EU playing Ostrich politics on nuclear safety, warns NGO
New-build and ageing soviet-era nuclear plants on EU's eastern borders pose a serious threat to Europe's security, warns Eli Hadzhieva.
Armenia's Metzamor nuclear power station | Photo Credit: Press Association
While many EU member states are looking to abandon nuclear energy, a new nuclear power plant under construction in Belarus and an obsolete nuclear station in Armenia represent a serious danger to European security.
The BelNPP Belarusian nuclear power plant being constructed by Russia’s State Atomic Energy company Rosatom has raised concerns across EU member states including Lithuania, whose capital is located just 50 km from the construction site. Last August Lithuanian President Dalia Grybauskaitė described Belarus’ nuclear plans as an ‘existential’ threat to European security.
Safety concerns related to the power plant emerged following a recent explosion at the BelNPP site that caused the death of a Russian contractor. Previously, a 330-tonne reactor casing had fallen from a height of several metres.
- Is the energy union up to Europe's challenges?
- András Gyürk: EU's current energy system is ineffective and expensive
- Morten Helveg Petersen: A liberal approach to delivering the energy union
- Maroš Šefcovic: 2016 is the year of delivery on energy union
Following the 2011 Fukushima disaster in Japan, Germany announced that it would end its nuclear power generation. Nine plants have so far been shut down while the remaining eight are scheduled to be decommissioned by 2022. France meanwhile is increasing safety checks on its nuclear power stations, after announcing that it would shut down five nuclear reactors for testing.
The Fukushima catastrophe popped up recently in local elections in Japan with the election of an anti-nuclear governor in Niigata, who promised to halt the restart of the Kashiwazaki-Kariwa power station. Five years after Fukushima, Only two of the country’s 42 reactors are still running.
Yet, unlike Japan, Belarus seems to have learned nothing from Chernobyl which had a disastrous effect on Belarus. The explosion, in northern Ukraine in 1986 led to the contamination of 2.2 million people, almost a quarter of them children and to the evacuation of more than 2000 villages. Thousands of people were subsequently diagnosed with thyroid cancer following one of the biggest disasters in history.
Another similar disaster could happen in Europe’s backyard again. Armenia’s Metsamor power plant, built in the 1970s with outmoded Soviet technology similar to that of Chernobyl, poses a high risk as it is located in a seismically active area.
The plant’s lack of a cooling mechanism or containment building would inevitably lead to radiation leaks in an event of an accident. Anomalies surrounding the inspection of raw fuel at Metsamor have also been flagged. To top all this, the Armenian authorities recently referred to their possession of a ‘nuclear weapon’ and there are also alarming reports concerning the smuggling of nuclear and waste materials.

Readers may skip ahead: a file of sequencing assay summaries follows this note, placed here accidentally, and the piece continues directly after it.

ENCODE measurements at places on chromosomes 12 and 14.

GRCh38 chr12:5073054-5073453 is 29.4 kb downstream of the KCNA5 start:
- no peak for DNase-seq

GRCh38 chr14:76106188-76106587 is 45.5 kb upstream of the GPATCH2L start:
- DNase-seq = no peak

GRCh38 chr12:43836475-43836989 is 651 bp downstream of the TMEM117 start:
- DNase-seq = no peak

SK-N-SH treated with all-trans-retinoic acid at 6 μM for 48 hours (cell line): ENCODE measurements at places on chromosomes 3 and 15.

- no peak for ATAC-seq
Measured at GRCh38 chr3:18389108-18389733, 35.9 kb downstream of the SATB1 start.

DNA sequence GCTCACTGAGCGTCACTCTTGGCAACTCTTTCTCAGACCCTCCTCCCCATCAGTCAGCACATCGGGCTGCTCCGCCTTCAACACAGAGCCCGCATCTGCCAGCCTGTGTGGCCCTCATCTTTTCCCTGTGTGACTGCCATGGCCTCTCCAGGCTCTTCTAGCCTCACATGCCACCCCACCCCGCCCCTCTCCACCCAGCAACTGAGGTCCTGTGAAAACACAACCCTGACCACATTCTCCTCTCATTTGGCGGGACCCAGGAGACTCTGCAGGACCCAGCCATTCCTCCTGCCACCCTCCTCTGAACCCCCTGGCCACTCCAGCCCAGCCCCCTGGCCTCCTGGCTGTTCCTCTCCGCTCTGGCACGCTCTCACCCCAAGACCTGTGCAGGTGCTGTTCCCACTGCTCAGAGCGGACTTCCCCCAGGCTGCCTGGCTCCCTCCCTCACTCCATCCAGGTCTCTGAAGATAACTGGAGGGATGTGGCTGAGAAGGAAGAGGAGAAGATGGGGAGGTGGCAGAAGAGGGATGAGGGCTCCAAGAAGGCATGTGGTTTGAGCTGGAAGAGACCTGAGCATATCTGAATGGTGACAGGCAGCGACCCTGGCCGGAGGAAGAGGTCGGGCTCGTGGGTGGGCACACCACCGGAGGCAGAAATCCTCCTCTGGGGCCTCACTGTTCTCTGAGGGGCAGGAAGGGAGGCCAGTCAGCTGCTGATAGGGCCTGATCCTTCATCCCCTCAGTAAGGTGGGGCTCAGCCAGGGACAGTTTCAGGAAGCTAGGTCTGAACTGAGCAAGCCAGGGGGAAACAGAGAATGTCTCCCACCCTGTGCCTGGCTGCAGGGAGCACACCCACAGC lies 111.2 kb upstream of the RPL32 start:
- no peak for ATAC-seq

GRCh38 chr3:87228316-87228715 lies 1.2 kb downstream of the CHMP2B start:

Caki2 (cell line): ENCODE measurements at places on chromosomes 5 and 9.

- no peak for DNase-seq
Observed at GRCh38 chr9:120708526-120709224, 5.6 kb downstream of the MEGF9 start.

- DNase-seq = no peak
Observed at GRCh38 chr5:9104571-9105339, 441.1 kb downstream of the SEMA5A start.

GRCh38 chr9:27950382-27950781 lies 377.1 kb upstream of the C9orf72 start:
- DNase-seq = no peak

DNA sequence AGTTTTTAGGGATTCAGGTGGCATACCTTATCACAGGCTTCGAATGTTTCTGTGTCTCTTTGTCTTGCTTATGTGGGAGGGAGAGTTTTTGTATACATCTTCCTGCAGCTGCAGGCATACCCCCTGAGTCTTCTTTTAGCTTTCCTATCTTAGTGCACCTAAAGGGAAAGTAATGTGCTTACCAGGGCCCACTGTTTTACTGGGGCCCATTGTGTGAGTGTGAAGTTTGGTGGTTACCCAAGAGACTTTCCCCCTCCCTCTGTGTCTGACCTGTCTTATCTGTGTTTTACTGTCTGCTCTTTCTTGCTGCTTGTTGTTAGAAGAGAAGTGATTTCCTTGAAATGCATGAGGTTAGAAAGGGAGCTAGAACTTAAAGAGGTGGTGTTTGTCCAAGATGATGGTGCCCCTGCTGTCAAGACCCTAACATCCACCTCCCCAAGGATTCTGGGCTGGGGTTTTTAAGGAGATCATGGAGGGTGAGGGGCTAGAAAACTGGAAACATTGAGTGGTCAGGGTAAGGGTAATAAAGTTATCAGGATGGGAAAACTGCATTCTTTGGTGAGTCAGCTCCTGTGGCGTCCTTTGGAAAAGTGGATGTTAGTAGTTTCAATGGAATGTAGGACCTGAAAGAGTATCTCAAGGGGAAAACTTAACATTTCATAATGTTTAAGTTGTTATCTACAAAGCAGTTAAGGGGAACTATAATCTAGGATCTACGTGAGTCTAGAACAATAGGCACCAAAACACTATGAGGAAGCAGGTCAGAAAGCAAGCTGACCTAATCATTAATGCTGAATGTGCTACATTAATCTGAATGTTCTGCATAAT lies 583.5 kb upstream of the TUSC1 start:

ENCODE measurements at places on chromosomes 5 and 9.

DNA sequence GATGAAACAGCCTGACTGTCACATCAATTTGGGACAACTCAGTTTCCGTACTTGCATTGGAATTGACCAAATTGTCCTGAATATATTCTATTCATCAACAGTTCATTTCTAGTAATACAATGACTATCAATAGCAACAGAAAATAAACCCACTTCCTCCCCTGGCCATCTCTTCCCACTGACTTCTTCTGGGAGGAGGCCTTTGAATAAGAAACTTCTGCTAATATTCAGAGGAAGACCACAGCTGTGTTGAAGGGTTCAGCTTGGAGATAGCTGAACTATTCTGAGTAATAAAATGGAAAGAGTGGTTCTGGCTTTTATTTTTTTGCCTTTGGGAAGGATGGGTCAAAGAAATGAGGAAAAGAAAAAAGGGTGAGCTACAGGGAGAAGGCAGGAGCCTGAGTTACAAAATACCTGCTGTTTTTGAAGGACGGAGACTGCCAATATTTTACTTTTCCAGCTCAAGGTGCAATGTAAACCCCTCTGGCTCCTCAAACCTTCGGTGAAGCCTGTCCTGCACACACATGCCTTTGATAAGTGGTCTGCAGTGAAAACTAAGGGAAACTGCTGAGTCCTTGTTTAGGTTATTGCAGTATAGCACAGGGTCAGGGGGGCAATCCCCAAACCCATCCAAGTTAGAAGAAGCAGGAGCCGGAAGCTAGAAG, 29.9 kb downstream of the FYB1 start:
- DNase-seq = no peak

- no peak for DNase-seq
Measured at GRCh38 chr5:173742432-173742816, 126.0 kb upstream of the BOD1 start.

The problem is further exacerbated by Armenia’s storage of nuclear waste from Metsamor across 29 radiation centres located in the occupied territories of Nagorno-Karabakh and its seven surrounding regions.
The ‘world’s most dangerous’ nuclear power plant as National Geographic called it was shut down following an earthquake in 1988. However its relaunch during the Nagorno-Karabakh war in 1995 raised widespread concerns.
Describing Metsamor as ‘the oldest and least reliable’ reactor, the EU called for the ‘earliest possible closure’ of the nuclear centre and proposed €200 million to finance its decommissioning. The EU's 2012 Country Progress Report for Armenia under the European Neighbourhood Policy Programme underlined that the power plant ‘cannot be upgraded to meet the internationally recognised nuclear safety standard’.
Similarly, at the 60th general conference of the International Atomic Energy Agency in September, Turkish Energy and Natural Resources Minister Berat Albayrak said the world could not risk another disaster like Chernobyl and called for Metsamor's closure.
These calls however, have been ignored by Armenia, which depends on Metsamor for 40 per cent of its electricity supplies. And although the plant completed its planned life span back in 2010, Armenia last year announced that the operational life of the plant would be prolonged until 2026 and once again paced its trust in Rosatom for its upgrading.
The EU must not ignore this danger and must stop playing ostrich politics. Taking precautions at home is meaningless while turning a blind eye to these critical developments in the EU's neighbourhood. As was the case with the dismantlement of nuclear power stations in Slovakia and Bulgaria prior to their EU accession Europe's leaders must take the necessary measures to end the construction of BelNPP and stop the Metsamor time bomb.
This content is published by the Parliament Magazine on behalf of our partners.
Let’s focus on the man, not the ball, argues Jacob Hansen.
Fundamental and accelerating changes in the Arctic are bringing new challenges and opportunities, writes Jardar Jensen.
The circular economy needs to tackle both technical and carbon loops. Bio-based plastics can provide the means, argues Henri Colens.